Mississippi State stuns SEC champs

Marvin Westwestwords

Well, that was quick.

Tennessee played a horrible first half, worst of the year, and was unceremoniously dumped from the SEC tournament.

It didn’t take long, less than 20 minutes, to determine that suddenly mighty Mississippi State was the far superior team Friday in Nashville. The Bulldogs doubled the score on the hapless Volunteers, 38-19, and coasted to a stunning 73-56 upset of the league champions.

“I don’t know who that team was that played the first half against Mississippi State,” said Rick Barnes.

I know – but it was understandable that the coach didn’t want to claim ownership. The Bulldogs dominated in the paint and threw a great defensive effort at player-of-the-year Dalton Knecht. Best I could tell, the hall-of-fame coach didn’t do much about it until intermission.

That was too late. The game was already over. It just hadn’t officially ended.

Barnes blamed the early exit on the players. He said they got away from the defensive game plan.

“You can’t just show up in this league.”

The last play of the half seemed a summation of what had preceded it. Knecht, under heavy pressure, made a reckless pass in the general direction of Zakai Zeigler. It was picked off. The Bulldogs missed a shot but Shawn Jones scored with the rebound.

Barnes threw up his hands and hurried off the court. I can’t be sure but I thought he was disgusted.

Tennessee had been outplayed and overwhelmed. It had not scored a field goal in five minutes and 44 seconds. It had shot 20.6 per cent. It was two of 18 on three-point attempts. The Bulldogs’ inside game was overpowering.

Officials were a factor. They saw almost no first-half fouls. They allowed both teams to slug it out. The Bulldogs were much better at knocking and banging.

Consider this: Mississippi State was the No. 9 team coming into the tournament. It had lost four in a row.

There was a second half. Tennessee won, 37-35. At one point, it reduced the deficit to 12.

Ziggy didn’t shoot well but he finished with 20 points. He hit long threes back-to-back and the heavily partisan crowd was suddenly optimistic. State restored order.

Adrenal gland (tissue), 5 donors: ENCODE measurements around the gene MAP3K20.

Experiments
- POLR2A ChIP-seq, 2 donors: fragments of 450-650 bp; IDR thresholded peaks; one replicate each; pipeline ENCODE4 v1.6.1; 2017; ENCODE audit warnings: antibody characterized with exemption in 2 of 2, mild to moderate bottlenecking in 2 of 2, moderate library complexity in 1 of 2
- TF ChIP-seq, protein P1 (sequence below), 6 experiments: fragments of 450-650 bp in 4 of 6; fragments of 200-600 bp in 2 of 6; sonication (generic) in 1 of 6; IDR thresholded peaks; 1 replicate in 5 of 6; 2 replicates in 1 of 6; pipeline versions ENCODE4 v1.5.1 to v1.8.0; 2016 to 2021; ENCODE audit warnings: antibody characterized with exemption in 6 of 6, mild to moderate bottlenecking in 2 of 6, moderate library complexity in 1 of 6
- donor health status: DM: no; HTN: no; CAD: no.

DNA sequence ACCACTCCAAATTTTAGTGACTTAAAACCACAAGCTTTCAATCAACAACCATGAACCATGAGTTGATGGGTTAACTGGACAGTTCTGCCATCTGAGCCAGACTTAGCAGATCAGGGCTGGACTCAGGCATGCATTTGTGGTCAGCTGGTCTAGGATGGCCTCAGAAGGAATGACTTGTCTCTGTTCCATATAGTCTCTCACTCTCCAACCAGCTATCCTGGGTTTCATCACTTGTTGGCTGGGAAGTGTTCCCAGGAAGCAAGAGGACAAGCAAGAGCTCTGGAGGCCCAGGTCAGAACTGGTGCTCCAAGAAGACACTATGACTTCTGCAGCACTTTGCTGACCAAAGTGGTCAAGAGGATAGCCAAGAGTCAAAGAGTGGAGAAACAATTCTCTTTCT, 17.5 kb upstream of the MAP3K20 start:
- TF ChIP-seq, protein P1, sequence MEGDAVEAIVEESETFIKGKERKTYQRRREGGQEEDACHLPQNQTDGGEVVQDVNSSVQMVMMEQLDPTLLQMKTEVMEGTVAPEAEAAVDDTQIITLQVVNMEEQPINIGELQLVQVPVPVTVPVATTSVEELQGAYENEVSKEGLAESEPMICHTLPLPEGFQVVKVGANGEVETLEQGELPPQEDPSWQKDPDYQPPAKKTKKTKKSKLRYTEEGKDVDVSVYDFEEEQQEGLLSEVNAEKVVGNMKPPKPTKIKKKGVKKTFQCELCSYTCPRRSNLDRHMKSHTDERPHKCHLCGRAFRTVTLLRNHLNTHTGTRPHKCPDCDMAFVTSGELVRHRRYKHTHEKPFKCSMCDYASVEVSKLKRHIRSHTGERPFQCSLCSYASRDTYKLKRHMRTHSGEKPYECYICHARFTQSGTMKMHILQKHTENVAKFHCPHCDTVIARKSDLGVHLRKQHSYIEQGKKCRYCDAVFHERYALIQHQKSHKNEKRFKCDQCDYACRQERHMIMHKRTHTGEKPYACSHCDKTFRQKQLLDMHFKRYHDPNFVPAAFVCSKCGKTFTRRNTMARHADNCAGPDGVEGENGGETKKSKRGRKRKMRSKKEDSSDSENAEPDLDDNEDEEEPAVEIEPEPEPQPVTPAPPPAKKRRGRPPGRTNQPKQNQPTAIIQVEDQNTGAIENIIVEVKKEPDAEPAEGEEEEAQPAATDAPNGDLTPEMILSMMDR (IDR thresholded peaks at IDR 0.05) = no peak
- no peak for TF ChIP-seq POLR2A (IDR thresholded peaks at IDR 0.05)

For the first time in almost forever, Zeigler had more turnovers than assists, four to two.

The Bulldogs were the best of the year at surrounding and smothering Knecht. He scored 14 on four-of-17 shooting. Jonas Aidoo had 10 rebounds but only five points. He was ineffective as a rim protector. The Vols’ inside defense was absent or tardy. Bulldogs roared into the paint for 42 points.

As is generally the case, Jahmai Mashack fought a good fight. He scored 10. Josiah-Jordan James missed his five shots but grabbed nine rebounds.

For days before this game, Barnes urged Santiago Vescovi to shoot the ball, to again be who he used to be. Santi didn’t make it. He hit one of six but did contribute four assists against only one turnover.

VFL Chris Lofton is recognized as a SEC Legend during the Tennessee-Mississippi State game.

Barnes praised Mississippi State.

“Congratulations to them. Coach Chris Jans did a great job executing their game plan. They dominated the game in any way they wanted to.”

Barnes said what he told the team at halftime remained true.

“We allowed our lack of defensive alertness, intensity, sticking to the game plan, to roll over into what went on at the offensive end.”

Barnes did some interesting coaching after the game.

“I told them, ‘Let’s just sit here and think about how we feel right now … If you feel like this again, it’s over. I want you to not forget right now what you did. This time of year, you want to give it your best.”

Mashack said it is up to him and the Vols who have been in NCAA tournaments to correct the flaws from this defeat and get ready to go again.

“We’re going to get that fixed for sure. I think we’ve shown it this whole season, that we’re a team with resilience… There are no second chances from there … Whatever we need to fix, we’re going to get it fixed. We’re going to have ourselves a great March Madness.”

Barnes did not sound totally confident about picking up the pieces and trying to put them back together again.

“I wouldn’t be truthful if – I’m concerned. I don’t know if I’d say ‘worried’ but I’m always concerned about where we are, our mindset, what we’re thinking.

“I’ve been doing it long enough … I wish I had a crystal ball and look into it, and know exactly… We have a program, a system we believe in. Win or lose, we got to do what we do, get prepared to play someone next week, whoever that might be, and go from there.”

Marvin West welcomes comments or questions from readers. His address is marvinwest75@gmail.com


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